About 10 years ago, I worked for nearly a year in San Jose, traveling home every other weekend to see my family in St. Louis. We chose not to move because my daughter was a junior in high school, and we didn’t want to separate her from her class.
In San Jose, I lived for six months in a studio apartment – new and fully furnished, but pricey at $1,550 a month for 287 square feet. I had a friend in a similar situation; his family stayed behind in Baltimore while he came to work for the same company I had joined. As my six-month lease was about to expire, he encouraged me to come live in the same house he was in. The owner needed renters to help pay the mortgage, and I would have my own room in a beautiful, two-story home for $750 a month. And so it came to be that Rong Fong Shen, Yong Ning Zhai and Pete became roommates.
Rong Fong was from Taiwan, and Yong Ning – the owner of the house – came from mainland China. They occasionally spoke Mandarin, but normally they spoke English to make sure I wasn’t excluded from their conversations.
I once commented that Mandarin seemed to be extremely difficult, but Rong Fong believed that compared with English, Mandarin was simple. If I ever wanted to live in Taiwan, he said, I could easily make a six-figure income just teaching children the ins-and-outs of English. And I wouldn’t have to know a word of Taiwanese (Hokkien), Mandarin or any other Asian language.
“We learn English,” he said, “but we don’t learn the way it’s used in real life in America. Parents are willing to pay good money for those kinds of lessons.”
He saw the puzzled look on my face.
“I came to America to study for my doctorate at the University of North Texas in Denton. I thought I knew what “fix” meant, until my landlady told me one day that she’d made an appointment to get her hair fixed. I didn’t know what to say. It didn’t look broken to me.”
Then he pointed out all the other ways we use the word “fix”:
- We fix a broken gate.
- When we’re about to leave for a trip, we’re fixing to go.
- We give concrete time to fix.
- If we like a certain ice cream, we can’t wait to get our weekly fix.
- When we don’t want an animal to reproduce, we have it fixed.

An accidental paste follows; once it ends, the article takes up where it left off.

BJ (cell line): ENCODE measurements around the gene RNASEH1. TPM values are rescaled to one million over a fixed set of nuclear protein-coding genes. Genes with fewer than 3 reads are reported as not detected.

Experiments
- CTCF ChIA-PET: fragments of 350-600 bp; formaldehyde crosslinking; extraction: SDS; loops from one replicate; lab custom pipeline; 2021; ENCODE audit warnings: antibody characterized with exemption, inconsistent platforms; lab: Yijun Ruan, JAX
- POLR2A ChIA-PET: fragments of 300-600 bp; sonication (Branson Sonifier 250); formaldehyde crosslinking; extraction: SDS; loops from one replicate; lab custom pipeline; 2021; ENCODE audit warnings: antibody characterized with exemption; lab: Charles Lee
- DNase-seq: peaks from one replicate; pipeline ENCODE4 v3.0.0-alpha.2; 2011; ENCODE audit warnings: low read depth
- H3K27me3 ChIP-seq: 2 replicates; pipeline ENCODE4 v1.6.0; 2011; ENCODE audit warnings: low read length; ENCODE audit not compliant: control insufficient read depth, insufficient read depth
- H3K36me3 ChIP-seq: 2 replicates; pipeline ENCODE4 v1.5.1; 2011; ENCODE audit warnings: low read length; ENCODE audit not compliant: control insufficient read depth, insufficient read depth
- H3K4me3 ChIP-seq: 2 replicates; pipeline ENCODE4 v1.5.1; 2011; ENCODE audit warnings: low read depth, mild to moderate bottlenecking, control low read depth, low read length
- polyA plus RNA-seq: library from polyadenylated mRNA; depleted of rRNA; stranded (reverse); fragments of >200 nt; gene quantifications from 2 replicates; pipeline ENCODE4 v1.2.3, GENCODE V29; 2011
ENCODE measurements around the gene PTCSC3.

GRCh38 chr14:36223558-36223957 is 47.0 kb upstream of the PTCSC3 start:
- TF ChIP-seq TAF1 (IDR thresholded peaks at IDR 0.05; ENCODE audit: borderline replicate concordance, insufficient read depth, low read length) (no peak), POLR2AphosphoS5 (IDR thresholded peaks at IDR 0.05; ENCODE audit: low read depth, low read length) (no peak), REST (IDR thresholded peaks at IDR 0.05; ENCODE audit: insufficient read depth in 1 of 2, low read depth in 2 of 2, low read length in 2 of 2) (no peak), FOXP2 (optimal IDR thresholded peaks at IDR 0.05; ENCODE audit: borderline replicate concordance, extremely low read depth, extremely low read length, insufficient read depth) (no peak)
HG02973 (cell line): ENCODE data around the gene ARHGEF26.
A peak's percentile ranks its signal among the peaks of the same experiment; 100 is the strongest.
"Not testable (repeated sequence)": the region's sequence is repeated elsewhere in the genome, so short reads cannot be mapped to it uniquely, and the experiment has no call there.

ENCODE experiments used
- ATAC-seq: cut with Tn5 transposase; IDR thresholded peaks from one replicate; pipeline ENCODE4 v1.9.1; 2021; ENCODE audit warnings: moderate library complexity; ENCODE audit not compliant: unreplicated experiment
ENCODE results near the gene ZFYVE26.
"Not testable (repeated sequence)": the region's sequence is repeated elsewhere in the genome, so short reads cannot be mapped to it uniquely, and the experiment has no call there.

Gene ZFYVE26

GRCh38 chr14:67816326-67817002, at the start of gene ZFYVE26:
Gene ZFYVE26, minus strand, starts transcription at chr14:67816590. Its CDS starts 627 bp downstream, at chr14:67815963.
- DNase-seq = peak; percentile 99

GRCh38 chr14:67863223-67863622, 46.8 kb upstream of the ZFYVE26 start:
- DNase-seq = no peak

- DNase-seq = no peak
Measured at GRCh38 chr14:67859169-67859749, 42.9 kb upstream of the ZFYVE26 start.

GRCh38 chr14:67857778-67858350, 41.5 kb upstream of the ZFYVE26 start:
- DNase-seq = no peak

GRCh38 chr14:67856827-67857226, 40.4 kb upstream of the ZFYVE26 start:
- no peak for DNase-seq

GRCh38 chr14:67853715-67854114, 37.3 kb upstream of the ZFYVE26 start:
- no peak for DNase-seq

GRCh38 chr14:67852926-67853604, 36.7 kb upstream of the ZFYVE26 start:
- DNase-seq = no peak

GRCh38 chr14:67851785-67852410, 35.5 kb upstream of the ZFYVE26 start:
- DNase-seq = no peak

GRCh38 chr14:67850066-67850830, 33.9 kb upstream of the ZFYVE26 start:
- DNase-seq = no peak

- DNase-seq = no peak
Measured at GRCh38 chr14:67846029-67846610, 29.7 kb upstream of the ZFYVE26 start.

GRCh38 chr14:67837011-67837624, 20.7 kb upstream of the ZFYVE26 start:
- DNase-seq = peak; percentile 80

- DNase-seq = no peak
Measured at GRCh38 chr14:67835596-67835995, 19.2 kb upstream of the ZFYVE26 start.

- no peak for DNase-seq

- If a sporting contest is rigged, the fix is in.
- If we need to concentrate on some object in the distance, we fix our eyes on it.
- When something goes wrong, we want to fix the blame.
- When we decide what to charge for something, we fix the price.
- If one of our friends needs help, we ask, “How are you fixed for money?”
- When we process a photograph (using film), we wait until the image is fixed before we remove the photographic paper from developing solution.
- When we want revenge, we pledge to see that our enemy is fixed.
- When we’re in a difficult situation, we talk about the fix we’ve gotten ourselves into.
- If we arrange a blind date, we fix the boy up with the girl.
- If we don’t understand something completely, we try to get a fix on it.
Just about the time Rong Fong got a fix on all the different meanings of “fix,” he faced another problem.
“A friend invited me out to dinner, and I accepted,” he said. “But I had no idea what to expect when he said he would pick me up.”
So here’s something to think about. Most of us in the U.S. have never gotten serious about learning another language. Foreign languages seem hard to us, but the reality is that, when compared with a non-native speaker learning English, we should have an easier time learning another language. Many of our words have been derived from Latin, Greek and the Germanic languages, so other languages’ vocabulary is often accessible to us.
If you’re looking for something to engage and enrich your mind, tackle another language. In doing so, you’ll learn more about your own language, and you’ll probably learn more about another culture. While you’re giving it serious consideration, I’m going to decide whether to dust off my old German books or invest in Rosetta Stone Spanish lessons.
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